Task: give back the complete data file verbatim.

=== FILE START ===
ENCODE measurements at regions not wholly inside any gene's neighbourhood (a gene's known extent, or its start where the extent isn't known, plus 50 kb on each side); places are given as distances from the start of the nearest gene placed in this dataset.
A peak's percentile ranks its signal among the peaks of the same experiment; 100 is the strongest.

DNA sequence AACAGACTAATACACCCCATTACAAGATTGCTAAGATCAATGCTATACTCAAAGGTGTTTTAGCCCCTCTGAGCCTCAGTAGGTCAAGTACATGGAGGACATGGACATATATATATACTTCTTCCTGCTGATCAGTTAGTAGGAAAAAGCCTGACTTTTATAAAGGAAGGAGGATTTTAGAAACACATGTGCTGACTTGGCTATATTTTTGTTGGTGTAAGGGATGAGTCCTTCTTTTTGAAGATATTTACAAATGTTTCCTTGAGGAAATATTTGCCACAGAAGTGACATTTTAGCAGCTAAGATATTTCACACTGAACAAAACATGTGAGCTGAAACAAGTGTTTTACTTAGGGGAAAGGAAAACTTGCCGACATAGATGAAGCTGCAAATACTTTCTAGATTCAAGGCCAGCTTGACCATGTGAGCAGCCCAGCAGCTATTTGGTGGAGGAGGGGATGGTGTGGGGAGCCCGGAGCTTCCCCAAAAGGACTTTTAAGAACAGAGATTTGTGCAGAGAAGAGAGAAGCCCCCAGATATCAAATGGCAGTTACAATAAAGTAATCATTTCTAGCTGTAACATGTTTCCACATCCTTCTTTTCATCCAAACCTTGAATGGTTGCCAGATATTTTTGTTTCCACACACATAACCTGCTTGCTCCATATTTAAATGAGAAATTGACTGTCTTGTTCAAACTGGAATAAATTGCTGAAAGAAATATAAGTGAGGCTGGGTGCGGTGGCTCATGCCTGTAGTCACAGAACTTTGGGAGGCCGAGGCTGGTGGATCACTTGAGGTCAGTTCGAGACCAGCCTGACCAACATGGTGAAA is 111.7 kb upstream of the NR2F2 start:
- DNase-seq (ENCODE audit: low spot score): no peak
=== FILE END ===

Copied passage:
ENCODE measurements at regions not wholly inside any gene's neighbourhood (a gene's known extent, or its start where the extent isn't known, plus 50 kb on each side); places are given as distances from the start of the nearest gene placed in this dataset.
A peak's percentile ranks its signal among the peaks of the same experiment; 100 is the strongest.

DNA sequence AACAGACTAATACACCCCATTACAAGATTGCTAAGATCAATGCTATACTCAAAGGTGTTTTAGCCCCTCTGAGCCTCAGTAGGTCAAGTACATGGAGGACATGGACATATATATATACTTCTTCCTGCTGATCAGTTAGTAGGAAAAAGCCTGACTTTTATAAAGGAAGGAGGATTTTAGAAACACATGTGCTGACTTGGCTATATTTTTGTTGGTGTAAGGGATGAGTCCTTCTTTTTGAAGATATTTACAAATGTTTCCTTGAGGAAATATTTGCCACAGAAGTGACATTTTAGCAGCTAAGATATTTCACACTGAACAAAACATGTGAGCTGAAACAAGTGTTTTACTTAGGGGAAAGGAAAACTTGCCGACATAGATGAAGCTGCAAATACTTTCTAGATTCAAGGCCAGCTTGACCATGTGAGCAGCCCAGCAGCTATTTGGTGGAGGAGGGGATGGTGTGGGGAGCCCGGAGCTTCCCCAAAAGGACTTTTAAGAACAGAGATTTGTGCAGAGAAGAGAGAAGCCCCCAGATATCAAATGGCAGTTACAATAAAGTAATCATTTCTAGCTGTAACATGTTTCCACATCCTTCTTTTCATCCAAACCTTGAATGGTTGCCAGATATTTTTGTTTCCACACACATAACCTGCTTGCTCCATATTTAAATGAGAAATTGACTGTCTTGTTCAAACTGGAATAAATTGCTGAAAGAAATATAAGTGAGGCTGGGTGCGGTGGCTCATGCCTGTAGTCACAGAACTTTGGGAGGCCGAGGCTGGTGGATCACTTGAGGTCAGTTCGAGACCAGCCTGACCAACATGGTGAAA is 111.7 kb upstream of the NR2F2 start:
- DNase-seq (ENCODE audit: low spot score): no peak